I’M a sucker for a ye olde worlde pub. But unlike some watering holes which masquerade as historic gems to capitalise on nostalgia, The Shipwrights is a genuine jewel in Wearside’s river history crown.
It bills itself as Sunderland’s oldest pub, with a history dating back 350 years to the days of sailing shops and riverside trading.
Not much seems to have changed around the pub along the years – it’s situated down a windy lane off Wessington Way on a quiet spot of the river with not much else around.
But its secluded setting only adds to the relaxed charm of this destination pub.
With its beamed ceiling, stone fireplaces, quirky nick nacks dotted about the place and seating that has probably seen better days, it certainly has that ‘good old days’ character in bucket loads.
I visited on a Sunday with Echo wife Cara and her whippersnapper Tate.
He’s at that age where he likes to clamber all over us and whatever his neighbouring surroundings might be.
But the staff at the pub were lovely and seemed more than happy to let the little man explore the place. Mid-afternoon and The Shipwrights was quiet aside from a few regulars, but there’s plenty of cosy corners where you can sit and gossip your time away.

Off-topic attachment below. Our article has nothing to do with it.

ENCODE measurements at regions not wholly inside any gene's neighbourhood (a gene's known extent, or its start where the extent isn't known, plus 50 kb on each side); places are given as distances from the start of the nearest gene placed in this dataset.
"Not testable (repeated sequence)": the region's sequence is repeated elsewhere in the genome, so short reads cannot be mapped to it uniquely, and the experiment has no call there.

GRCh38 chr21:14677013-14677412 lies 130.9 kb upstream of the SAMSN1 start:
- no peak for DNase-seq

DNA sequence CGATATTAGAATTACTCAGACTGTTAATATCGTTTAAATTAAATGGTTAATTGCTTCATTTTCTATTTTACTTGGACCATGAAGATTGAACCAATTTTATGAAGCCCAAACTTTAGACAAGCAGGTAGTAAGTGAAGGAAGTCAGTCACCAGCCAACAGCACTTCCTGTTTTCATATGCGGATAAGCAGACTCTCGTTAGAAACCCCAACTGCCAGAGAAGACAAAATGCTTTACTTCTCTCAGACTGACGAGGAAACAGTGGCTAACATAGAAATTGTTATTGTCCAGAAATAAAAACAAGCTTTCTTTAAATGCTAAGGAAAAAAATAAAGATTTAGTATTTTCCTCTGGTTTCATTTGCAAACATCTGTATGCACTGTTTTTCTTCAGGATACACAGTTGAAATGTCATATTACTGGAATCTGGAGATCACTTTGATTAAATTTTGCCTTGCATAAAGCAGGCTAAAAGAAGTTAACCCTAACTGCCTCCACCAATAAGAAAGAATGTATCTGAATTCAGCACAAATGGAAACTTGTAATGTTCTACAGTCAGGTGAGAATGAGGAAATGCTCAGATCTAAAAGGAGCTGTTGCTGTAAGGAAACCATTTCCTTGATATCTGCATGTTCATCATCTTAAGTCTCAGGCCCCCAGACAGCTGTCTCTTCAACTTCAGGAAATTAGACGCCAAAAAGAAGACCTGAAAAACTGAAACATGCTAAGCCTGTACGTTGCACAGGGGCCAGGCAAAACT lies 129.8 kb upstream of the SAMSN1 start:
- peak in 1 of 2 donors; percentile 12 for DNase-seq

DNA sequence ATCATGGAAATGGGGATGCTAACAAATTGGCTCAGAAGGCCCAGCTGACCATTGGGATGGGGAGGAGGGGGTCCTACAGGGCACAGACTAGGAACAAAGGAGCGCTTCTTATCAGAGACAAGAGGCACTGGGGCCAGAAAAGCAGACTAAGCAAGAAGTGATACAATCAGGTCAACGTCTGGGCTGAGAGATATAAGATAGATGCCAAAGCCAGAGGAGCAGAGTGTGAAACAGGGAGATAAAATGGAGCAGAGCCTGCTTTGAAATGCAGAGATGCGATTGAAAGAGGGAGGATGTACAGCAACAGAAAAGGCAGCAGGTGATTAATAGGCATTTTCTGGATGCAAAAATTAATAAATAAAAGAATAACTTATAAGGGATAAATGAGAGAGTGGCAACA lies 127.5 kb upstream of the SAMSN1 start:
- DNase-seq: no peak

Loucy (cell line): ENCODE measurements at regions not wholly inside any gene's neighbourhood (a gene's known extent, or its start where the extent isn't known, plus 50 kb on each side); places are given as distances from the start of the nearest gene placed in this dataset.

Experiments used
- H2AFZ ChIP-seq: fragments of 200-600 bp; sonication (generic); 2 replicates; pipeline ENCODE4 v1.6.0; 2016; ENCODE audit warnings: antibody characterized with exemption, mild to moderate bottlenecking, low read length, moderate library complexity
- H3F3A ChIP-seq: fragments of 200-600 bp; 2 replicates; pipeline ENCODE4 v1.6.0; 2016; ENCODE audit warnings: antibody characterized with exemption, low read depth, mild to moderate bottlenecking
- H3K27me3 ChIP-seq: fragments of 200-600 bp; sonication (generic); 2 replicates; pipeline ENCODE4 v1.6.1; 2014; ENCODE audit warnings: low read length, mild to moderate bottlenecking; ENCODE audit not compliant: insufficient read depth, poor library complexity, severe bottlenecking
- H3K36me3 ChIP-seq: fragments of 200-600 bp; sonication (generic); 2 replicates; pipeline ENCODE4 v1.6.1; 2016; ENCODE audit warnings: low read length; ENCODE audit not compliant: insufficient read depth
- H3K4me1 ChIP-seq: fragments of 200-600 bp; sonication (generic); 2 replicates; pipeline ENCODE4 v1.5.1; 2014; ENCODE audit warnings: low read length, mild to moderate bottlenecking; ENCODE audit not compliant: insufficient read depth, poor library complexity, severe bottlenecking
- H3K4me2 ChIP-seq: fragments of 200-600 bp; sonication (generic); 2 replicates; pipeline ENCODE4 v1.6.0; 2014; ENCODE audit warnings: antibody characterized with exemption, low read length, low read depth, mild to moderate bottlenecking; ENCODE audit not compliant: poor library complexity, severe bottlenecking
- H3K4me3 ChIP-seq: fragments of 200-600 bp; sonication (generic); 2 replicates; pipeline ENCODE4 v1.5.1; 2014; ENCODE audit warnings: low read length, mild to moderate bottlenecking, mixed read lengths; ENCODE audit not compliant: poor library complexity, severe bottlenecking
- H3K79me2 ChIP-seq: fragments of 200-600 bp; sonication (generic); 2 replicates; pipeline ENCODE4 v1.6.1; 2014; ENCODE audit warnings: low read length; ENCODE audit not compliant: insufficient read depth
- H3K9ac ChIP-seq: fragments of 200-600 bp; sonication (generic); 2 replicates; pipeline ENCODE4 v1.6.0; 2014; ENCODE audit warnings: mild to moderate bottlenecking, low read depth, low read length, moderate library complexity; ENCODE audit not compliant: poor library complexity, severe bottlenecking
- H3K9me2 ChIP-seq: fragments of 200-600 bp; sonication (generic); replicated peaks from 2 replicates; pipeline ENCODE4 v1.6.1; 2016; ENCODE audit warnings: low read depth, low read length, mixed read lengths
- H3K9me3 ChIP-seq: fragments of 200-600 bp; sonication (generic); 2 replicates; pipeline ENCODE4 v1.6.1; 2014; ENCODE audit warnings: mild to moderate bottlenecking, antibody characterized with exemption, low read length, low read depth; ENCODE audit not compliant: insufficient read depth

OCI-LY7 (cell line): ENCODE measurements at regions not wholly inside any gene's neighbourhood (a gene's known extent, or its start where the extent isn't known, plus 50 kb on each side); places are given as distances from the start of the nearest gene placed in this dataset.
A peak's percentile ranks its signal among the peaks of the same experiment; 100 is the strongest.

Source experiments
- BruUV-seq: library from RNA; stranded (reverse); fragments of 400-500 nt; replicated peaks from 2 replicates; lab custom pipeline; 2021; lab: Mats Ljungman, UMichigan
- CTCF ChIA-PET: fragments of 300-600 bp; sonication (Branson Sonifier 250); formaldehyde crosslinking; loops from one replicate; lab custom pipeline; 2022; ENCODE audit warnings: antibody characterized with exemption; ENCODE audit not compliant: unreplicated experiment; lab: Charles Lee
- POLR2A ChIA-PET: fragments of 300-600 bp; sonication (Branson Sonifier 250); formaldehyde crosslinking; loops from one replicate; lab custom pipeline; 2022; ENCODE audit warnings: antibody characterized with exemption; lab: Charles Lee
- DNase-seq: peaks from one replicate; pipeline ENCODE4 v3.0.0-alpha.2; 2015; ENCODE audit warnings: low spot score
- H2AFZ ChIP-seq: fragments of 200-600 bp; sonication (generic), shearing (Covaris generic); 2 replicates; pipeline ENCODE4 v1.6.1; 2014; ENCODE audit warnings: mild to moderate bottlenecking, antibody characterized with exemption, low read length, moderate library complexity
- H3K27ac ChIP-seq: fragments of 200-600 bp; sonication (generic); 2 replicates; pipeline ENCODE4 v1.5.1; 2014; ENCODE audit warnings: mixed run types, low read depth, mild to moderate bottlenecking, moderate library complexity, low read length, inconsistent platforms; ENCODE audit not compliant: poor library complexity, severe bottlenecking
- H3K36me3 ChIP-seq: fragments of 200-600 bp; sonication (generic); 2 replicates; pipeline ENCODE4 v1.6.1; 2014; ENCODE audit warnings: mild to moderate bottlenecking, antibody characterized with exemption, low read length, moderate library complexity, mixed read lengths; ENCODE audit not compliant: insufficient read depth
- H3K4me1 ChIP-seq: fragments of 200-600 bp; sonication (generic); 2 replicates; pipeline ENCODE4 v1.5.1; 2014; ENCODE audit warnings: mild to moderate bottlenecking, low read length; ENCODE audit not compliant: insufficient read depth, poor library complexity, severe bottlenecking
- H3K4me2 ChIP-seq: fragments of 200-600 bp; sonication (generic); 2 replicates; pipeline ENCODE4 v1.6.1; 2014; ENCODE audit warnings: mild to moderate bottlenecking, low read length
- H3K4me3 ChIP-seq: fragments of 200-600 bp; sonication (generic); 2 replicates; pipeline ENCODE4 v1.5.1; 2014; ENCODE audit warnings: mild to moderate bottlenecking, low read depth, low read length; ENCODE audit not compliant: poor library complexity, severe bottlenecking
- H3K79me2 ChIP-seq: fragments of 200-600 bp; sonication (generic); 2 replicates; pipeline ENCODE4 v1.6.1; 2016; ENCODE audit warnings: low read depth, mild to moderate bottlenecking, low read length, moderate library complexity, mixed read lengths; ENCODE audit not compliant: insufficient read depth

There wasn’t masses of choice on the Sunday lunch menu but I guess it does the trick if you’re after a traditional roast.
For £6.25 you can choose a roast dinner with Yorkshire pudding and a choice of beef, lamb, pork and chicken.
To start, there’s an oddly named “soup of the moment” for £3.50.
There was also a specials board for a fish or vegetarian option.
However, we were after something a little more stodgy and chose the hot beef sandwich with gravy and chips.
For our £4.10 each, we were presented with a veritable carb overload: whopping great chunks of beef in a white bap with huge chunky chips.
It was served in traditional gravy just like your mum makes and we asked for a separate gravy boat so we could smother it some more.
The beef was tip top and the chips were so big you had to tackle them in instalments.
We had chosen to sit in the bar, but there is also a restaurant area which during the week serves dishes including venison and bacon casserole (£8.95), Shipwright’s mixed grill (£11.95) and slow cooked beef (£9).
As it was lunchtime we stuck to soft drinks which were £1.20 for a lemonade. It was served from a bottle as was Tate’s orange squash, told you this place was old skool.
But for those after the hard stuff, there seemed to be a good selection of real ales and draught beer.